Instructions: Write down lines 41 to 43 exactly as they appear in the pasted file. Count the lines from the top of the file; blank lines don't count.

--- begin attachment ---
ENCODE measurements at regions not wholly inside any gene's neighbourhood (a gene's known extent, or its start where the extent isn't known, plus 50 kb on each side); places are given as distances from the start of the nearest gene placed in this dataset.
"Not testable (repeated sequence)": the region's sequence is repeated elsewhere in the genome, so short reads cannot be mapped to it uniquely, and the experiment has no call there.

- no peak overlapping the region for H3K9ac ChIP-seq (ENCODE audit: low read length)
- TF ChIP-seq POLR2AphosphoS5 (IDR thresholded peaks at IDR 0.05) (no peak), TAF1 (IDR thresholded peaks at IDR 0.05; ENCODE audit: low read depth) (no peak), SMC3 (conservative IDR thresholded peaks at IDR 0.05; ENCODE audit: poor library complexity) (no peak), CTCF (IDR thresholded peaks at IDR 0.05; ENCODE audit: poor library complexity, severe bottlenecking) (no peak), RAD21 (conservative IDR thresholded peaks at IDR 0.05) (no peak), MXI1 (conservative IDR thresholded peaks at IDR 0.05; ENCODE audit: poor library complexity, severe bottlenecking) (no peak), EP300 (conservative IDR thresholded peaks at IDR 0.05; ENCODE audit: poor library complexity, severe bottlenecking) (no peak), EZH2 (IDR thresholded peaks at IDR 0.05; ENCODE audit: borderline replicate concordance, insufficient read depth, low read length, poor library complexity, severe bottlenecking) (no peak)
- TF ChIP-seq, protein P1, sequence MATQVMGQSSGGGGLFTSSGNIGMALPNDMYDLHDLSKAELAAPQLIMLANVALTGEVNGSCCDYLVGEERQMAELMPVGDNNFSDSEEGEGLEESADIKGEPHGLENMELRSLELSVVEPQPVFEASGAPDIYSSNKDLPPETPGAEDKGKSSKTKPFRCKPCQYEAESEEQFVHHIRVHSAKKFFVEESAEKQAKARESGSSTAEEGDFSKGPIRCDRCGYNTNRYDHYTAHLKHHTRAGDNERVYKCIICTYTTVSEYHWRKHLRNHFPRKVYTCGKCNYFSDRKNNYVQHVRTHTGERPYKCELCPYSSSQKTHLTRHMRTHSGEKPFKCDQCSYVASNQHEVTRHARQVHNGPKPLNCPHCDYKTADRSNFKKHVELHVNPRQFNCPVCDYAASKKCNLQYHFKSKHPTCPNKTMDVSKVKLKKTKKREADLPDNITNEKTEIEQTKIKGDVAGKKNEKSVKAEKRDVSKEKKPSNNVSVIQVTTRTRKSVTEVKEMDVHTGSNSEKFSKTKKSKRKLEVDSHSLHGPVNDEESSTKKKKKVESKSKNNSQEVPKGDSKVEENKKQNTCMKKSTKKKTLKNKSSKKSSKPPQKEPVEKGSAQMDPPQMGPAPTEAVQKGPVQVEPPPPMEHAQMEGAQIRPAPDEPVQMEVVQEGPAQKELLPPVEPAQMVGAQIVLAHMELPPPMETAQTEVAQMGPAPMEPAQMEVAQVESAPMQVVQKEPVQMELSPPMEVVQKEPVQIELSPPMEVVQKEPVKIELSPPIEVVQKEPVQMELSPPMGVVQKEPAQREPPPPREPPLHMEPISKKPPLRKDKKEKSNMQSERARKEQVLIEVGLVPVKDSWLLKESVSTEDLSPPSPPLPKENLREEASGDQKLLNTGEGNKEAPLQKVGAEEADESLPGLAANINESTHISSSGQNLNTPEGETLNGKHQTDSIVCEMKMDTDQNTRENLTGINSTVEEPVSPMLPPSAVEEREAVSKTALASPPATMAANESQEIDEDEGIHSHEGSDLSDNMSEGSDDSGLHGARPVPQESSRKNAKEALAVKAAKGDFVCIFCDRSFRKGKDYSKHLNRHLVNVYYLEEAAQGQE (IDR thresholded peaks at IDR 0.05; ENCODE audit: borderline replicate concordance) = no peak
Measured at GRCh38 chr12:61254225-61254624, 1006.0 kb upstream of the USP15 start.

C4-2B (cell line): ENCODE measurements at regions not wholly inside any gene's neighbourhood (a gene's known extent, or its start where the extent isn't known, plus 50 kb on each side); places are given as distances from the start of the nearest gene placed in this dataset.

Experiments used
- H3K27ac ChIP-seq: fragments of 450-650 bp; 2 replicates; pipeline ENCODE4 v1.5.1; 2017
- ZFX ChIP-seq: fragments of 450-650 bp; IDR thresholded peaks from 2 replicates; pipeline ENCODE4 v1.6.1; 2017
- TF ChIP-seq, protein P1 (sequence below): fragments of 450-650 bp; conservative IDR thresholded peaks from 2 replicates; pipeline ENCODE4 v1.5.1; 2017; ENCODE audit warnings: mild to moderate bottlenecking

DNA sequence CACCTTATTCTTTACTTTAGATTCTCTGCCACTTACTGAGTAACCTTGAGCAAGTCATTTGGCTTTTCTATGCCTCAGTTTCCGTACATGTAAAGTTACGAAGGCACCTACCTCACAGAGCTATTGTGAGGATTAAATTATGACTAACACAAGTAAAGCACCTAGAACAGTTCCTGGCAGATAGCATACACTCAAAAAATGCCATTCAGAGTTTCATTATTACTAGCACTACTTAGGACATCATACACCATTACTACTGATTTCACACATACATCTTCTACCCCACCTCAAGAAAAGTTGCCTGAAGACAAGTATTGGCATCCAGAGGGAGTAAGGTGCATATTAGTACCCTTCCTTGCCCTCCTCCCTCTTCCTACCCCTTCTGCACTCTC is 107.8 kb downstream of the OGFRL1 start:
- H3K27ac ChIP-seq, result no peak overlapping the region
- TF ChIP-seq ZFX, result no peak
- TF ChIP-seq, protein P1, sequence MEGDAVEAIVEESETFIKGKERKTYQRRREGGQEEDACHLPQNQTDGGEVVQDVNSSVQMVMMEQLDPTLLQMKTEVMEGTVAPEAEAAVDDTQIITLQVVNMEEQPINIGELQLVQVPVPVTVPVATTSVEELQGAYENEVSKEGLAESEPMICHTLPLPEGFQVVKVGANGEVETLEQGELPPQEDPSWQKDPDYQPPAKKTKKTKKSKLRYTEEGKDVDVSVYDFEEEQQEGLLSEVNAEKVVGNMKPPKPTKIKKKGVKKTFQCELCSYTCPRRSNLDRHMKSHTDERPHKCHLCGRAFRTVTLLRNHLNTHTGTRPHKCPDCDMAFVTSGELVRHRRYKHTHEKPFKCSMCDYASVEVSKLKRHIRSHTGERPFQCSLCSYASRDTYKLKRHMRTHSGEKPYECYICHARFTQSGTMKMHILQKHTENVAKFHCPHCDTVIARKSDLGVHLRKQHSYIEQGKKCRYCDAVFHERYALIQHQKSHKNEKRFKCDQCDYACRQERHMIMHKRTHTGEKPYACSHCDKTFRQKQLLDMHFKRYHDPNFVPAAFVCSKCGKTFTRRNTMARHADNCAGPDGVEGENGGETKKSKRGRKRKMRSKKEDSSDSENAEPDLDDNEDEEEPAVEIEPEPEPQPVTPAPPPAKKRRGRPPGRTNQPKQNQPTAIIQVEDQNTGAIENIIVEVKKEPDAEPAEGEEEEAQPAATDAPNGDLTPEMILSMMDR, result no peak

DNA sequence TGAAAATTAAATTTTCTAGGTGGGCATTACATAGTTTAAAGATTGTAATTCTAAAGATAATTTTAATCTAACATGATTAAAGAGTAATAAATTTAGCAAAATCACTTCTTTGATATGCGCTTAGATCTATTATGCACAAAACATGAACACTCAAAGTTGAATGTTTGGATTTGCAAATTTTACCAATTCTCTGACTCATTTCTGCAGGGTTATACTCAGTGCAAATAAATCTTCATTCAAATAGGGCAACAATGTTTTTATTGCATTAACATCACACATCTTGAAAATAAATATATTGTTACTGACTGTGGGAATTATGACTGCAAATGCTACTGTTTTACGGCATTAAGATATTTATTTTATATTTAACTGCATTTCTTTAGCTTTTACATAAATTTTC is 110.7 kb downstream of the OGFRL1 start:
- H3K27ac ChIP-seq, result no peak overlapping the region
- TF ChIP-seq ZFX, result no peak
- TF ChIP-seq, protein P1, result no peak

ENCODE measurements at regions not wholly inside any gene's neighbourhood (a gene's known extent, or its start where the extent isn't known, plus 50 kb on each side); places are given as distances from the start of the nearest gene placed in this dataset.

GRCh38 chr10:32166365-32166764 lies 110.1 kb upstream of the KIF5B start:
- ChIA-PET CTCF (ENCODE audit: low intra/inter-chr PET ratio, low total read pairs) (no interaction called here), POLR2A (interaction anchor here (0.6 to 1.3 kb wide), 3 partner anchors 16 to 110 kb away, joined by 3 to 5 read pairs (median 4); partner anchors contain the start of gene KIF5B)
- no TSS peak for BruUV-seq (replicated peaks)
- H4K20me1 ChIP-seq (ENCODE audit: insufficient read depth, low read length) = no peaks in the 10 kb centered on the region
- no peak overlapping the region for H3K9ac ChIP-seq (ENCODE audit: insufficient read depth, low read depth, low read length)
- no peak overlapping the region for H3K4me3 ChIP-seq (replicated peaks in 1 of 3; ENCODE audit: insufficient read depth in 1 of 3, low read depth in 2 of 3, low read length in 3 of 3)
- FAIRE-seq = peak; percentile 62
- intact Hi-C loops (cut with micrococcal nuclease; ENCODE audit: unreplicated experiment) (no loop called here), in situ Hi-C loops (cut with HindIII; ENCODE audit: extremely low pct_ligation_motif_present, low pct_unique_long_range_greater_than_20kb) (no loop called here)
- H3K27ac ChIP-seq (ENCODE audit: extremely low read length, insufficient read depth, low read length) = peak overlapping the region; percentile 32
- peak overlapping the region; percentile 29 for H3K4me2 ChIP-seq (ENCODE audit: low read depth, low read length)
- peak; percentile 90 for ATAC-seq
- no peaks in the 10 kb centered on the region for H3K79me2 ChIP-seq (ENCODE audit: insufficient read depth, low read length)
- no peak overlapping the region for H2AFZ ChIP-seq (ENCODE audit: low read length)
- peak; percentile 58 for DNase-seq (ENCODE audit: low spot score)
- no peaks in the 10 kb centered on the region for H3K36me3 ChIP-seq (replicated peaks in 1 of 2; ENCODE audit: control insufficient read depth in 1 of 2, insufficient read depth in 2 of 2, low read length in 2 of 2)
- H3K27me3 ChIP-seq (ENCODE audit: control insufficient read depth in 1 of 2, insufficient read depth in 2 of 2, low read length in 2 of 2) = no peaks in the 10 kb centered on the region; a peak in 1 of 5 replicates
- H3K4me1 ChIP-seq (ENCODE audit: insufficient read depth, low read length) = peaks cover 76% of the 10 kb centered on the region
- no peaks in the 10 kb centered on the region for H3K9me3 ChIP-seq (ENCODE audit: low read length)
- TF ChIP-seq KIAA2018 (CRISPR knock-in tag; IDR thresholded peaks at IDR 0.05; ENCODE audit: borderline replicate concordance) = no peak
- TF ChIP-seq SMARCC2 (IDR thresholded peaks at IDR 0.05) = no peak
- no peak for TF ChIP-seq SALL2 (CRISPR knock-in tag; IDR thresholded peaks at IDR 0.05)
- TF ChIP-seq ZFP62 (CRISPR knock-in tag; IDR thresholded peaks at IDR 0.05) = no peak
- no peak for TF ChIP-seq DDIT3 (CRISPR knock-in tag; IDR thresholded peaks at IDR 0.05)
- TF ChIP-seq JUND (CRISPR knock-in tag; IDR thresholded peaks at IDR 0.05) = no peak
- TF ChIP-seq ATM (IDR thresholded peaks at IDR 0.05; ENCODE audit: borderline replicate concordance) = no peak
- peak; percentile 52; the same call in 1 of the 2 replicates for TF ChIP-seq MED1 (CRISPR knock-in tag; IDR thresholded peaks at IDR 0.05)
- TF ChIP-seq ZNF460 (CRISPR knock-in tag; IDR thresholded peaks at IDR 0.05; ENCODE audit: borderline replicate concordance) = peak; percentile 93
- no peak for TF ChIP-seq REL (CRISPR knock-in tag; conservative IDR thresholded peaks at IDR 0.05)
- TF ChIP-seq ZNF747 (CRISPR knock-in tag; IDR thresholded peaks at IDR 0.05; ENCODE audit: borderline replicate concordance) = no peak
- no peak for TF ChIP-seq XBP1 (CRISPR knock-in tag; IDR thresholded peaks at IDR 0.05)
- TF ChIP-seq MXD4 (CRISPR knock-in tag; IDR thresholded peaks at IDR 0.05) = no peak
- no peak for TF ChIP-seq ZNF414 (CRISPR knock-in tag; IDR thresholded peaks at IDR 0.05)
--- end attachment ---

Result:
- no peak for TF ChIP-seq SALL2 (CRISPR knock-in tag; IDR thresholded peaks at IDR 0.05)
- TF ChIP-seq ZFP62 (CRISPR knock-in tag; IDR thresholded peaks at IDR 0.05) = no peak
- no peak for TF ChIP-seq DDIT3 (CRISPR knock-in tag; IDR thresholded peaks at IDR 0.05)